Garlic and cholesterol--Does everyone now need Lipitor?

Garlic May Not Lower Cholesterol
Study Shows No Improvement in Cholesterol Levels From Raw Garlic or Garlic Supplements

Lots of reports continue to hit the press about a small study that hoped to determine whether garlic as whole cloves (4 to 6), an aqueous extract of garlic called Kyolic, or an oil extract called Garlicin (high in allicin), or placebo. No differences in lipid numbers including LDL cholesterol were observed.

(Full text at WebMD at http://www.webmd.com/cholesterol-management/news/20070226/garlic-may-not-lower-cholesterol?ecd=wnl_chl_030507. You may be required to log in or register.)

I believe that the researchers were sincere in their effort to follow an honest, scientfically sound clinical trial design. I'm personally not that surprised. The effect in prior studies has been modest, sometimes none. Does that mean that we should ignore the other studies that suggest there may be modest blood-thinning, anti-inflammatory, blood pressure-reducing, and cancer-preventing properties? No, it does not. Dr. Matt Budoff at UCLA even published a very small study in about 20 people that suggested a slowing of plaque growth by using Kyolic in persons tracked by CT heart scans.

Nonetheless, garlic is, at best, probably no more than a source of small benefits. The biggest fallout from this kind of report, however, is not the neutral results from garlic, but from the open door the drug companies sense when this happens.

If you read the WebMD report, you'll notice all sorts of advertisements from drug companies for statin cholesterol drugs ("Cholesterol health center"; "Understanding Cholesterol Numbers"; "There are two sources of cholesterol: food and family"), Niaspan (which I used to support but have been discouraged by the Kos companies excessively profiteering methods and recent big Wall Street sellout).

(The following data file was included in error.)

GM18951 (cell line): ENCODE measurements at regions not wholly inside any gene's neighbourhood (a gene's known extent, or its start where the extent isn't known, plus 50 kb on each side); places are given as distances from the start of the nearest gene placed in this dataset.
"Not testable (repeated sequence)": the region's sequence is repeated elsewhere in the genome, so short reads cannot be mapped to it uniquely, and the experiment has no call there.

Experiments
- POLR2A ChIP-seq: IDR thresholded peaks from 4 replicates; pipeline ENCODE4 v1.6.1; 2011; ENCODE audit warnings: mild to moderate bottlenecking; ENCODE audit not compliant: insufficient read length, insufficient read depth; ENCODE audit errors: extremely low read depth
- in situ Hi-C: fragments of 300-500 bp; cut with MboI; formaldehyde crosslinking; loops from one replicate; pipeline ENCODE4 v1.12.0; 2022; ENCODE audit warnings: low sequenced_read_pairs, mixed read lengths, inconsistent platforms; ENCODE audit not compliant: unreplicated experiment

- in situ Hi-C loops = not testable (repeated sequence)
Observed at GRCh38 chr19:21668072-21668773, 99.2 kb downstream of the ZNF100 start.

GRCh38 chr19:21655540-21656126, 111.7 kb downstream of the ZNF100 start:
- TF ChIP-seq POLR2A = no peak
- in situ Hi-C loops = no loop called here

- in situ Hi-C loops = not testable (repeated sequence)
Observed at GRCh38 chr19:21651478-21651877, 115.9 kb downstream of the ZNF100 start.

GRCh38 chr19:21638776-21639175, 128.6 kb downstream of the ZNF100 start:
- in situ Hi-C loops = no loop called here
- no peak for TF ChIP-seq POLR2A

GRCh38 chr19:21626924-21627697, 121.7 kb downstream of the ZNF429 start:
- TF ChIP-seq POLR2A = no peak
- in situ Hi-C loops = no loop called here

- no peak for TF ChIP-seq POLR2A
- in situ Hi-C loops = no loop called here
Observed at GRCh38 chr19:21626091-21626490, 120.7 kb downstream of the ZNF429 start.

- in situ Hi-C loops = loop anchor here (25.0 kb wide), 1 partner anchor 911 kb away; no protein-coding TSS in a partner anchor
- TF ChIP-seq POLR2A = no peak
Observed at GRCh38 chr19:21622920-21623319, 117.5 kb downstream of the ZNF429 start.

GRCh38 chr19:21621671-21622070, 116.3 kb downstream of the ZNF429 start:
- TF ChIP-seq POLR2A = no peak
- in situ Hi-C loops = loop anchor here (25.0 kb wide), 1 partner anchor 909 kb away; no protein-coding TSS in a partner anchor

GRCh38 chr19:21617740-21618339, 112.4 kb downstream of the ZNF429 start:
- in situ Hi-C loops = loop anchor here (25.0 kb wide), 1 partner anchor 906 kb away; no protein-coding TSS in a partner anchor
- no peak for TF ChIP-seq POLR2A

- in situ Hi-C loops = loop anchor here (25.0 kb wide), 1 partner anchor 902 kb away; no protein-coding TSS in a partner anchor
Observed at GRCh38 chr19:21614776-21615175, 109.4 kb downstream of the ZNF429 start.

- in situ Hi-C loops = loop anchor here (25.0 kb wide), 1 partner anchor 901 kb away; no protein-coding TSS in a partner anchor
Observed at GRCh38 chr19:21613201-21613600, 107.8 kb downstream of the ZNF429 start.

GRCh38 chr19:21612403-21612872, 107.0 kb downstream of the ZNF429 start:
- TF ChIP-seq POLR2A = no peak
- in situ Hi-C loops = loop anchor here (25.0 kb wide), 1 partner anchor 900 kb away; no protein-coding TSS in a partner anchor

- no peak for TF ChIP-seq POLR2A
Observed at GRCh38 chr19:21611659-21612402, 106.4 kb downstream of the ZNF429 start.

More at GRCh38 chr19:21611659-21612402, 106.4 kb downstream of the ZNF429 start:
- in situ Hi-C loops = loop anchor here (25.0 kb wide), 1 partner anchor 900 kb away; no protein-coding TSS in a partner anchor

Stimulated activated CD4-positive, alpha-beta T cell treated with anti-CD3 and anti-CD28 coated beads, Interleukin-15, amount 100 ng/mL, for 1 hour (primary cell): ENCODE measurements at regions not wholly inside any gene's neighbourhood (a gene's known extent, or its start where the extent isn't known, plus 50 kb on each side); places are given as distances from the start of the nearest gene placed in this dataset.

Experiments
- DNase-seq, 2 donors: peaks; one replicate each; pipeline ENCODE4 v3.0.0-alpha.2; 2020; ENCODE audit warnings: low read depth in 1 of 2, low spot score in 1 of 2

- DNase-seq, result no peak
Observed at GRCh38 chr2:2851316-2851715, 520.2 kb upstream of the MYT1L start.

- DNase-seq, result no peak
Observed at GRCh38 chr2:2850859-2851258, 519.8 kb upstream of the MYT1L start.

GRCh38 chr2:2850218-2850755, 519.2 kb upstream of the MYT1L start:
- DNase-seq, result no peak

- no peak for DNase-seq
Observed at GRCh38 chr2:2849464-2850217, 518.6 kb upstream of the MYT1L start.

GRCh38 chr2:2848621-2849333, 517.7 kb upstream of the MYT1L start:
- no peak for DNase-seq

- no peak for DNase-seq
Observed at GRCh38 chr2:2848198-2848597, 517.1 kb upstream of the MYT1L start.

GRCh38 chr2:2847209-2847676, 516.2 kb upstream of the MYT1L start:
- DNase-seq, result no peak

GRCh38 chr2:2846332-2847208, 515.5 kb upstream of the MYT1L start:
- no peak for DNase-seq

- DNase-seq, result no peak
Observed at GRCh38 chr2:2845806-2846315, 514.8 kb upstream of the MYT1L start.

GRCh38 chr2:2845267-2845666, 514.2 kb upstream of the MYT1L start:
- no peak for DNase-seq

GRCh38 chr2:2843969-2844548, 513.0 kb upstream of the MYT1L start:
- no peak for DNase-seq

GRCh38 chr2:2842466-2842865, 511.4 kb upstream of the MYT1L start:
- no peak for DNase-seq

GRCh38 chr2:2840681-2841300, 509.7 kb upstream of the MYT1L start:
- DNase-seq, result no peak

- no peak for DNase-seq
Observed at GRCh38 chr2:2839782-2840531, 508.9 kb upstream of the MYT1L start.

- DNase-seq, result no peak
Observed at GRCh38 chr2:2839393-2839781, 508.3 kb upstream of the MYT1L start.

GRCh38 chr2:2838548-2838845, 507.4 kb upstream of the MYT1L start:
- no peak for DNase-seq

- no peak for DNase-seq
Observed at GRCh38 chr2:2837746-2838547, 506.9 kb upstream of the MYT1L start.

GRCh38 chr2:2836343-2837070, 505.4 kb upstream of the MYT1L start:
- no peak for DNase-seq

It doesn't follow. The failure of one nutritional strategy to reduce LDL does nothave to trigger a run to the drugs. Don't fall for it. Drugs have their place. So do supplements and food choices, which can be very powerful. Drug manufacturers and their marketing people salivate when something like this comes along, an open invitation to say, "If garlic doesn't work, _____ sure does."

Comments (1) -

  • buy jeans

    11/3/2010 4:57:40 PM |

    If you read the WebMD report, you'll notice all sorts of advertisements from drug companies for statin cholesterol drugs ("Cholesterol health center"; "Understanding Cholesterol Numbers"; "There are two sources of cholesterol: food and family"), Niaspan (which I used to support but have been discouraged by the Kos companies excessively profiteering methods and recent big Wall Street sellout).

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Why does fish oil reduce triglycerides?

Why does fish oil reduce triglycerides?

Beyond its ability to slash risk for cardiovascular events, omega-3 fatty acids from fish oil also reduce triglycerides.

There's no remaining question that omega-3s do this quite effectively. After all, the FDA approved prescription fish oil, Lovaza, to treat a condition called familial hypertriglyceridemia, an inherited condition in which very high triglycerides in the 100s or 1000s of milligrams typically develop.

The omega-3 fraction of fatty acids are unique for their triglyceride-reducing property. No other fraction of fatty acids, such as omega-6 or saturated, can match the triglyceride-reducing effect of omega-3s.

But why does fish oil reduce triglycerides?

First of all, what are triglycerides? As their name suggests, triglycerides consist of three ("tri-") fatty acids lined up along a glycerol (sugar) "backbone." Triglycerides are the form in which most fatty acids occur in the bloodstream, liver, and other organs. (Fatty acids, like omega-3, omega-6, mono- or polyunsaturated, or saturated, rarely occur as free fatty acids unbound to glycerol.) In various lipoproteins in the blood, like LDL, VLDL, and HDL, fatty acids occur as triglycerides.